2See my “Rat­fucked Again,” The New York Re­view, June 7, 2018. when that bill failed, they at­tached many of the same re­stric­tions to a mo­tor­cy­cle safety bill. They passed the in­fa­mous “bath­room bill” call­ing for the polic­ing of pub­lic re­strooms to pre­vent trans­gen­dered peo­ple from us­ing the fa­cil­ity of their choice, which brought re­crim­i­na­tions from even the NCAA and the Na­tional Bas­ket­ball As­so­ci­a­tion. (Til­lis, in­ci­den­tally, was the state house Speaker who helped push all this through.) It was in early 2013 that the state’s pro­gres­sives started their “Moral Mon­days” sit-ins at the capi­tol in Raleigh, led by the charis­matic Rev­erend William Bar­ber II.

The big­gest is­sue of all, though, was vot­ing rights. North Carolina’s Voter In­for­ma­tion and Ver­i­fi­ca­tion Act (VIVA) of 2013—which the state’s Repub­li­cans felt em­bold­ened to pass, it should be noted, af­ter the Supreme Court’s Shelby de­ci­sion—was a sprawl­ing piece of leg­is­la­tion that in­cluded some non­con­tro­ver­sial mod­ern­iza­tions. But it also lim­ited early vot­ing, ex­cluded the use of cer­tain forms of iden­ti­fi­ca­tion, and took a few other steps clearly aimed at re­duc­ing black turnout as much as pos­si­ble. Repub­li­cans de­nied this, of course, in­sist­ing that they were try­ing to fight voter fraud. But voter fraud, as nu­mer­ous stud­ies have shown, is wildly in­flated by Repub­li­cans and in fact vir­tu­ally nonex­is­tent. A 2014 Wash­ing­ton Post study turned up only thirty-one cred­i­ble in­stances of a voter in­ten­tion­ally im­per­son­at­ing an­other voter— out of one bil­lion votes cast.3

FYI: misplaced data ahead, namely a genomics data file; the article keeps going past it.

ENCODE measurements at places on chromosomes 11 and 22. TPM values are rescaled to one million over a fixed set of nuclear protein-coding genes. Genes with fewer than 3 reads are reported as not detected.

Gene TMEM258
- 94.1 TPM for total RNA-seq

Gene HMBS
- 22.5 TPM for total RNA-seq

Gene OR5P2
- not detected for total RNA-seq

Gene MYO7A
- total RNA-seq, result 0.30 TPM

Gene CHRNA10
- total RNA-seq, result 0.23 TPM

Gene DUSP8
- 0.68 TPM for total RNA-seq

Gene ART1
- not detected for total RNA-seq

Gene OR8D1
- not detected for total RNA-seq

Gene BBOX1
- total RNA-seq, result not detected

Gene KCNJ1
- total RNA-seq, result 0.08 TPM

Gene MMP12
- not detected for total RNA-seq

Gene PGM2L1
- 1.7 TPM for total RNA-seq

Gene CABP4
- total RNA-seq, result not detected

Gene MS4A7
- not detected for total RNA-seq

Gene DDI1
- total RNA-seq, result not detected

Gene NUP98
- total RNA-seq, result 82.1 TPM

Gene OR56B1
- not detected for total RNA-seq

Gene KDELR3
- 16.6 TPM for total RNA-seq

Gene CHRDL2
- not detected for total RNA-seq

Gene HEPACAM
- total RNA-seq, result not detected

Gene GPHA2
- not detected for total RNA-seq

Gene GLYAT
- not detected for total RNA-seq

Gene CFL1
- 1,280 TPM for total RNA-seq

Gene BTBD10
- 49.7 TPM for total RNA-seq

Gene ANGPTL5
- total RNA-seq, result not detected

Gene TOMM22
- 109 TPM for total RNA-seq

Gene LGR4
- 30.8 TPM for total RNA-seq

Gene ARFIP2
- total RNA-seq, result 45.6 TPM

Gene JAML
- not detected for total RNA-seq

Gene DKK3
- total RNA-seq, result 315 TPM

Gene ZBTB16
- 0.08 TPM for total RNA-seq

Al­lan J. Licht­man dis­cusses VIVA at length in a chap­ter late in The Em­bat­tled Vote in Amer­ica, while his ear­lier chap­ters pro­vide a rich his­tor­i­cal back­ground to the law. Licht­man is a his­to­rian at Amer­i­can Uni­ver­sity who has been a long-time com­men­ta­tor on cur­rent af­fairs. He turned heads in 2016 for be­ing the only prom­i­nent elec­tion prog­nos­ti­ca­tor to pre­dict that Don­ald Trump would win, based on a for­mula he’d used since 1984 built around the pop­u­lar­ity of the in­cum­bent party. The next year, he pub­lished a book pre­dict­ing Trump’s im­peach­ment.4

I would imag­ine that to most sub­ur­ban white peo­ple who drive to their jobs and thus have valid driver’s li­censes, the de­mand that vot­ers get a li­cense or some other kind of ID doesn’t sound es­pe­cially oner­ous. But we often for­get that one needs doc­u­ments to get doc­u­ments. To se­cure a driver’s li­cense in most states, a per­son needs to show a birth cer­tifi­cate and proof of res­i­dence, and per­haps a So­cial Se­cu­rity card. In the case of peo­ple who move fre­quently—young peo­ple, col­lege stu­dents, poor peo­ple, all of whom lean Demo­cratic—the ad­dresses on these cards may not match. Older AfricanAmer­i­cans born un­der Jim Crow 3See Justin Le­vitt, “A Com­pre­hen­sive In­ves­ti­ga­tion of Voter Im­per­son­ation Finds 31 Cred­i­ble In­ci­dents Out of One Bil­lion Votes Cast,” The Wash­ing­ton Post, Au­gust 6, 2014.

4The Case for Im­peach­ment (William Morrow/Dey Street, 2017); re­viewed in these pages by Noah Feld­man and Ja­cob Weis­berg, Septem­ber 28, 2017.

The crowd at a get-out-the-vote rally dur­ing a speech by Michelle Obama, Mi­ami, Florida, Septem­ber 2018